In terms of the landowners abilities to to recover that that that cost indi in the unusual or the in the less common situation of the the landowner holding onto the land while the development actually what development is done. So, to develop for the landowner is selling developed units. or partially developed units or.
pocket dwelling residential units that that's at a zero rated supply by the landowner. So it would recover its fact costs. And that would include the the VAT paid to the, to the promoter. But more commonly of course, the landowner will be selling and bare land before any any building workers as has done. The sale will take place as soon as cutting permission has been granted. And that that's that would be an exempt supply unless the landowner LX. And the same thing. The only way for the landowner to to recovery costs is to do a battle.
The the more pressing point from a promoters perspective will be the fee would be the nature fee paid to the landowner. And I suppose the the the general thought is that that is a payment for some supply of services by the landowner. And therefore the landowner if it is registered should be charging VAT.
But I think there is an argument that if a fairly strong argument that A promoter could make to a landowner that the payment is actually just an inducement paid by the promoted to the landowner to persuade the landowner, to offer an incentive to the landowner to enter into the promotion agreement. And its principle of that law that an inducement payment is not payment for any supply. So said no. No. That is due.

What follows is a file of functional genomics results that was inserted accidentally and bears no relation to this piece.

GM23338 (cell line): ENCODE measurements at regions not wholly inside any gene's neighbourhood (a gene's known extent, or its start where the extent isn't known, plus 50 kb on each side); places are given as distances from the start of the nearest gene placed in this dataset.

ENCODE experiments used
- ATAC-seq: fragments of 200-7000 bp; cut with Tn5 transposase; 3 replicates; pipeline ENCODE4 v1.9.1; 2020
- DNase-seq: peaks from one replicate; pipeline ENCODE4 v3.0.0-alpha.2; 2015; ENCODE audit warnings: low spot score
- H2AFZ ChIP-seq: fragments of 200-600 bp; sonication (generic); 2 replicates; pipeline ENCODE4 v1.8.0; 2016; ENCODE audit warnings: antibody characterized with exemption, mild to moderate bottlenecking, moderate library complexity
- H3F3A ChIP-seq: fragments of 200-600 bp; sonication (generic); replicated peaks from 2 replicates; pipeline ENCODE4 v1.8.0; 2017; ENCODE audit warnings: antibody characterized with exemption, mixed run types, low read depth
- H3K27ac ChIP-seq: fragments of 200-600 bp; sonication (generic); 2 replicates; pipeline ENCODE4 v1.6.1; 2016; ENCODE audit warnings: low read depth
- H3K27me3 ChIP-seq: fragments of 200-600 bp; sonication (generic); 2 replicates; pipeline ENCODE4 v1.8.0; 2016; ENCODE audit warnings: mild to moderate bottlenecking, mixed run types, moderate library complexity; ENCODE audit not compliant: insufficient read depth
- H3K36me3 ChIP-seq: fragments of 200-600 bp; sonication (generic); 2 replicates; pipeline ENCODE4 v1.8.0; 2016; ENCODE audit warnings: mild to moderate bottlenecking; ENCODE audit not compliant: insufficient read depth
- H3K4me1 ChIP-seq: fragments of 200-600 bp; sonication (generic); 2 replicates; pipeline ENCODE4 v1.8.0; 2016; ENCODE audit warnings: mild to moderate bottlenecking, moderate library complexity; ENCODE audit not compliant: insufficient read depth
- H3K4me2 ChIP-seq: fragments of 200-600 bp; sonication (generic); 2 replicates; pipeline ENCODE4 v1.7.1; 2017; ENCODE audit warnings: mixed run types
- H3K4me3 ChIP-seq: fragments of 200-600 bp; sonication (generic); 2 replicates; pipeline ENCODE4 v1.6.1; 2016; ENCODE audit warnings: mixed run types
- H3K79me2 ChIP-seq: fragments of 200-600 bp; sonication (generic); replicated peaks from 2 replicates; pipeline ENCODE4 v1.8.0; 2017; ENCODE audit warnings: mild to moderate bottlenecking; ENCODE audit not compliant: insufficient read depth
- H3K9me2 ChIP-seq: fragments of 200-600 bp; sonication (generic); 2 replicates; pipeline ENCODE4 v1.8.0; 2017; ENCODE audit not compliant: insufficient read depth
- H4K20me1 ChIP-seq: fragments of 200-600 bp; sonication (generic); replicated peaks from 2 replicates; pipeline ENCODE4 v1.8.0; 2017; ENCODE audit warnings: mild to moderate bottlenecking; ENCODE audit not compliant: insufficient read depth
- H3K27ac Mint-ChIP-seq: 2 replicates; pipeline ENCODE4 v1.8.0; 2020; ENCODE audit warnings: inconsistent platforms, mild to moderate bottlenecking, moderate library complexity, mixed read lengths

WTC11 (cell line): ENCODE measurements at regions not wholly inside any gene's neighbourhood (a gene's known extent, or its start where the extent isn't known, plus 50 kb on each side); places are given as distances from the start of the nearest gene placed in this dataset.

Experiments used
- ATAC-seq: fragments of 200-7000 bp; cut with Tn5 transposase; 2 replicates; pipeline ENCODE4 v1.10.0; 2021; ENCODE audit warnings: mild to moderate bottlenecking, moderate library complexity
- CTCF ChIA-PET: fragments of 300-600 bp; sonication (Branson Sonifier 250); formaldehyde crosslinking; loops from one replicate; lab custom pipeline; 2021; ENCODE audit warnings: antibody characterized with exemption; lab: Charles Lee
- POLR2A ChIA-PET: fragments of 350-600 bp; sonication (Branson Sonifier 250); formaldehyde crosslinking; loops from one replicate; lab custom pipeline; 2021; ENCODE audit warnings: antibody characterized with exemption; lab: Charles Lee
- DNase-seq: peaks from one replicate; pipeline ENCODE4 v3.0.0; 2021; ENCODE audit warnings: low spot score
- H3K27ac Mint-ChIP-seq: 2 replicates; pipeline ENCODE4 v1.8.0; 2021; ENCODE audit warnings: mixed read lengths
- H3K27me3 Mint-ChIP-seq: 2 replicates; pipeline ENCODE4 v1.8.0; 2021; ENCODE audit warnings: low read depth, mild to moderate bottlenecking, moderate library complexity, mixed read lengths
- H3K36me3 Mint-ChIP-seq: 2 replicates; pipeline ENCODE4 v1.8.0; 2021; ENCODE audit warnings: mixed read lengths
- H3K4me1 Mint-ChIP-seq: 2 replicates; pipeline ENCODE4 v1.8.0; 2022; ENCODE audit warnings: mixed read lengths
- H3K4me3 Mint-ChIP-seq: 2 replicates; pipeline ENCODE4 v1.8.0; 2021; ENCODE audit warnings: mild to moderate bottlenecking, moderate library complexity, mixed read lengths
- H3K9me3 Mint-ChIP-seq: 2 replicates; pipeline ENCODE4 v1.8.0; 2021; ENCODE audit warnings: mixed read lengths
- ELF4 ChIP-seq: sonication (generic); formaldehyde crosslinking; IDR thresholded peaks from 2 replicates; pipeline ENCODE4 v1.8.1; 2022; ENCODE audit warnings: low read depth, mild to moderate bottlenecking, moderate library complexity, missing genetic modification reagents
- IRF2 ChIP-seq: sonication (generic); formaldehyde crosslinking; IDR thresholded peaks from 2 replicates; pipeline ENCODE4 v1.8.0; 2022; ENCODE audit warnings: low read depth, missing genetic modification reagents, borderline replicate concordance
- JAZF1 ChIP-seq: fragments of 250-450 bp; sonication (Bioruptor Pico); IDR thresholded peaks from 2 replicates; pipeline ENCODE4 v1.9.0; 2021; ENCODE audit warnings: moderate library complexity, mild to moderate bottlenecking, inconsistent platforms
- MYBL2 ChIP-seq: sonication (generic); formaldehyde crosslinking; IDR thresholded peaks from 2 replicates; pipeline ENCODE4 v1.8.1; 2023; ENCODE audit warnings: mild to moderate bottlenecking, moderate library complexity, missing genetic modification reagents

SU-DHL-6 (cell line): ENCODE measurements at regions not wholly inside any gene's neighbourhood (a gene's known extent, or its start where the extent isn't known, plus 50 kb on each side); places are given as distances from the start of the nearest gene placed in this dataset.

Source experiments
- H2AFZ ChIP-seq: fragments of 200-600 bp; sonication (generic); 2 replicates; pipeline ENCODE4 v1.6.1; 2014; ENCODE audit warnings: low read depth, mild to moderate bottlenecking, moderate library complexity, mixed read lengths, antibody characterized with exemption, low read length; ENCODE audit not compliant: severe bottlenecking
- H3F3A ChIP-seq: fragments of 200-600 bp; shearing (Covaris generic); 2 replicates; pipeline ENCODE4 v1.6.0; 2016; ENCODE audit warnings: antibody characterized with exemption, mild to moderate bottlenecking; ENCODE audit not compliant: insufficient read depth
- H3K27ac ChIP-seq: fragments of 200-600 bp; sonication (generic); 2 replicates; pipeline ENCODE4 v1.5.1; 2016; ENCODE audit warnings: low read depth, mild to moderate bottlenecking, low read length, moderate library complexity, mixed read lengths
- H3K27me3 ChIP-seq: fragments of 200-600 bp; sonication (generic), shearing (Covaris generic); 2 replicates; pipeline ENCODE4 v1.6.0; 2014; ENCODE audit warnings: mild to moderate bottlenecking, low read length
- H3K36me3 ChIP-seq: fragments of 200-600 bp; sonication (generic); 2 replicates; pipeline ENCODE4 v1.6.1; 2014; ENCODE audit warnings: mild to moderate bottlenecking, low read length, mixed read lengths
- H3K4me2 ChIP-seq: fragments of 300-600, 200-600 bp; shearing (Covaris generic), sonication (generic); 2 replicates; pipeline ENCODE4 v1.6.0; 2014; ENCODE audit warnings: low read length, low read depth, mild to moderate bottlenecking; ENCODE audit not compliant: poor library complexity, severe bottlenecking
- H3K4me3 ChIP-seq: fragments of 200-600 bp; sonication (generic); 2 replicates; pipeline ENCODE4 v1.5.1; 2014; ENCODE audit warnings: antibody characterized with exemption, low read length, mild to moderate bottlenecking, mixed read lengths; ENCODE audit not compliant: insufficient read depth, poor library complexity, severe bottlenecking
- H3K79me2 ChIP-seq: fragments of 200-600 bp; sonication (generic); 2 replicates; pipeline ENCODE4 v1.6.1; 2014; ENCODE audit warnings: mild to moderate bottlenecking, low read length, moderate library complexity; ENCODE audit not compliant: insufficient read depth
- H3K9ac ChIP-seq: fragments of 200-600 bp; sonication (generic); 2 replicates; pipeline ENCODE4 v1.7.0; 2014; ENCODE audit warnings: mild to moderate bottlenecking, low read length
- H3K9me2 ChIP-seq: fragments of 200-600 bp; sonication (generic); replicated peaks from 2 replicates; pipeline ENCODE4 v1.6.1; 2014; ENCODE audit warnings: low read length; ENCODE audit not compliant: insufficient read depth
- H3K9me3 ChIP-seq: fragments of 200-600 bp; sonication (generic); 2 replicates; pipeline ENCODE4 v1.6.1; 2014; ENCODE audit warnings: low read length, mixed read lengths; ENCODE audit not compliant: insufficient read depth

Promotion of humans. as with everything else.
That they're obviously very facts fact specific and it will depend on the precise wording of the promotion agreement, but I think promoters should be aware that there is an argument that they can make to landowners that actually landowners shouldn't be charging promoters, VAT on, on, on, promotion fees, because they're not, they're simply not payment for for any supply.
The the final that topic that I would like to cover in this in this webinar is the the whole issue of the zero rating of golden brick supplies, so-called, meaning the the sale or or or grant of a 21 year lease 21 years or more, over the newly built properties.
All property is built to golden break, which means that the foundations have already been built and the walls are being started to be built on top of the foundations. Though. not necessarily to ground level. And the, that legislation. States that the, that, that, that, that sale or long lease or either off of an individual unit or all of, the whole site is a, is, a zero rated supply which, as I've already said, means that the, the seller can recover its, that costs without having to charge that to the buyer.
Yeah, so far. So so uncontroversial the 2 2 points I want to to to draw your attention to in the context of gold brick, supplies.